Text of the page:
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Book Review · Books

The Love Letter by Lucinda Riley [BOOK REVIEW]

The Love Letter by Lucinda Riley [BOOK REVIEW]

★★★

The Love Letter was my first book by Lucinda Riley, and I can’t believe I haven’t read a book by this author before. This is a magnificent book, full of secrets, forbidden romances and unsolved mysteries of the past.

Synopsis:

Set in London in 1995, this book starts off when Sir James Harrison passes away. He was one of the greatest actors of his generation. During his funeral, a lot of people gather, considering how impactful he was. Among them, one old woman, that sits alone in the crowd…

Joanna Haslam is a young journalist, and she is assigned to cover the actor’s funeral. Many famous celebrities will be there, and she can’t miss this moment. But something else captures her attention. An old woman, that shares a secret letter Harrison left behind, which needs to keep a secret forever.

The closer she gets to tracking down the source, the more she realises how dangerous this secret is. Many people are interested to keep this letter a secret, and they’ll stop at nothing.

My Thoughts:

The Love Letter is a book my mum chose for me, when “Mama Pick” came up on my TBR game. It’s a book she really enjoyed and I am so glad I was able to share this with her. I am very excited to see what she’ll pick next when the next prompt comes up for her.

I find it very intriguing that there seems to be a certain mysteriousness of the censure this book received. It was mentioned in the acknowledgments that some obstacles occured with the ability to get it published, due to the fact that there is a royal family involved, even though a fictional one.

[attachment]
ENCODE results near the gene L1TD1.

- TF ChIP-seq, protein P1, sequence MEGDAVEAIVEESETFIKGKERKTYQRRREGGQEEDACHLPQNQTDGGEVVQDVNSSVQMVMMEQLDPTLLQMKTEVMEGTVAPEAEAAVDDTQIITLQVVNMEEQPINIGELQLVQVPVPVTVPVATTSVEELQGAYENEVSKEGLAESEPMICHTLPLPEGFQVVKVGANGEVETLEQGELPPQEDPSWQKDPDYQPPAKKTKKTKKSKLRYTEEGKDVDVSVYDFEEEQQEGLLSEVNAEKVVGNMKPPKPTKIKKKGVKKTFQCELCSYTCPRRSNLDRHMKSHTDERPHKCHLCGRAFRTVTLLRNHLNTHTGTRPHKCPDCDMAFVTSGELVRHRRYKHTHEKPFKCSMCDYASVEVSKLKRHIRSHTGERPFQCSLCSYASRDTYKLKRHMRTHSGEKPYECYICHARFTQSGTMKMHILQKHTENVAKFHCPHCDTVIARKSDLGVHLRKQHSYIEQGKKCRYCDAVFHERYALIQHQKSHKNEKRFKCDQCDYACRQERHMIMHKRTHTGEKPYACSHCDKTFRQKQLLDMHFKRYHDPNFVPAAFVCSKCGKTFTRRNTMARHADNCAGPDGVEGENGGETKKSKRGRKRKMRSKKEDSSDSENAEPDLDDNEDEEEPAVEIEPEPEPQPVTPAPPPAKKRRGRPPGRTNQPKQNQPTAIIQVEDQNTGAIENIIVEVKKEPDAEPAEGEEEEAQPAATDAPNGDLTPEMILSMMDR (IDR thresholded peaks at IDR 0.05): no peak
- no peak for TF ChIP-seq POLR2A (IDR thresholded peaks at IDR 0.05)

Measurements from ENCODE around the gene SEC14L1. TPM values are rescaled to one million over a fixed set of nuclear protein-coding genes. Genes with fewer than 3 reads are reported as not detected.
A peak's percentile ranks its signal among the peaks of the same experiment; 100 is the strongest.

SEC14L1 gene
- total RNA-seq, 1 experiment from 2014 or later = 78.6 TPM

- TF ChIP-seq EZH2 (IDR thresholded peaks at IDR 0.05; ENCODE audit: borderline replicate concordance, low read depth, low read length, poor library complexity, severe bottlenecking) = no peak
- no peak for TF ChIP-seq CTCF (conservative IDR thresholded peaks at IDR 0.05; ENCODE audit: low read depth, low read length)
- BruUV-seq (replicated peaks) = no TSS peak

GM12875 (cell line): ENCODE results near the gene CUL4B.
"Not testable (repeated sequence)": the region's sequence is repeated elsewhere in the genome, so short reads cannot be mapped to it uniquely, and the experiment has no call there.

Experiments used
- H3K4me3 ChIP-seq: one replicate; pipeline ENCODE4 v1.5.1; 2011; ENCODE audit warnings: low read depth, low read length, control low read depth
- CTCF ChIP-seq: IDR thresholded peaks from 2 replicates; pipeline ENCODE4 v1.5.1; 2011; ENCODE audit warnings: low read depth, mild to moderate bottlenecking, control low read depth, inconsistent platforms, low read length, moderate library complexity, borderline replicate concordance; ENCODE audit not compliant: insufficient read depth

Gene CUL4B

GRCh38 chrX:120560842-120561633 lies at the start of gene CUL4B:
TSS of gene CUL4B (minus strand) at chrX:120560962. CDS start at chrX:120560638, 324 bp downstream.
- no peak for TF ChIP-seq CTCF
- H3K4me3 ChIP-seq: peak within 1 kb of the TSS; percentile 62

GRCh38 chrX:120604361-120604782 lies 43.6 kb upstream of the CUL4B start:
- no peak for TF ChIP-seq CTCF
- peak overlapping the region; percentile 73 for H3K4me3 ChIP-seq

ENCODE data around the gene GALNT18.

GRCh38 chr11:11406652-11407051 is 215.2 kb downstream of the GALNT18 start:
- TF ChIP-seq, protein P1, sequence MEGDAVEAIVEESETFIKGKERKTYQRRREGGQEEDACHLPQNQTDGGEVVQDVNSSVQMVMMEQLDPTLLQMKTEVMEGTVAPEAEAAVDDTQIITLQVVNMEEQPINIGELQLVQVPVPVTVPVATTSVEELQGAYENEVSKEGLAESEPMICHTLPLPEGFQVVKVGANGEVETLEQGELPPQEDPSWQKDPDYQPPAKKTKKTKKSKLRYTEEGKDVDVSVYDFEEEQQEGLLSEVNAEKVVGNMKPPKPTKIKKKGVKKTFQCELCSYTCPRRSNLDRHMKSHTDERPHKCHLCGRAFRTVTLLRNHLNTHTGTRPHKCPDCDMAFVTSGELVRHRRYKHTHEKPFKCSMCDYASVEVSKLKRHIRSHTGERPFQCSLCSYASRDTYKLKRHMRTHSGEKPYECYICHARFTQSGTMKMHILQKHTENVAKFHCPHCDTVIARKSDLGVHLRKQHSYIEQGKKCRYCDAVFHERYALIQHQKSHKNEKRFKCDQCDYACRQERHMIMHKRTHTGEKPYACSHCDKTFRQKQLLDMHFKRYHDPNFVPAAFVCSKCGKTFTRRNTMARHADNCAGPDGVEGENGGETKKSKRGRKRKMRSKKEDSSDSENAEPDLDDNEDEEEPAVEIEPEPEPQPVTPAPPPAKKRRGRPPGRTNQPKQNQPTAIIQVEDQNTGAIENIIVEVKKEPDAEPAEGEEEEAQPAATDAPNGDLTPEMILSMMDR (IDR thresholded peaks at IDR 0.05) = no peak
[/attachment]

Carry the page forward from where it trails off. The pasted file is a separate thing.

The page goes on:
The Love Letter is mysterious from the very beginning, when Joanna meets the old lady. Little does she know that she will be involved with keeping a very dangerous secret that happened many moons ago. Things start to get very interesting when the reporter gets close to the actor’s family. Each of these individuals keeps their own little secrets too, and everyone keeps playing games to their own liking.

The storytelling, the characters and the many plot twists were incredible.

I was turning the pages so fast, desperate to see what happens next. Desperate for more. I was eager to discover all their secrets and found myself hoping for their wellbeing. The plot twists would happen in places I would least expect and I loved the ending.

The Love Letter takes you to a very different set of culture, and reading this in 2020, I could easily notice it is set in 1995. There are many small things in the book that happen, which reminded me that time has passed since, and I really enjoyed that. It has been a while since I have read something over two decades ago.

A wonderful fiction, full with secrets, drama, suspense and a bit of romance. I loved every single moment of it. Lucinda Riley is definitely an author I will read more books from in the future.

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Book Review · Books

A Family For Christmas by Viv Royce [BOOK REVIEW]

A Family For Christmas by Viv Royce [BOOK REVIEW]

★★★

A Family for Christmas is the first book in the Little Shops on Heart Street series by Viv Royce. It is a wonderful Christmas story about new beginnings, courage, love and kindness, and I enjoyed it so much! I read it on Christmas day, and I am so happy I did! Huge thank you to the author, who suggested this book to me during a random Twitter conversation, as well as Netgalley and the publisher Entangled Publishing, LLC for granting me an ARC copy of this book.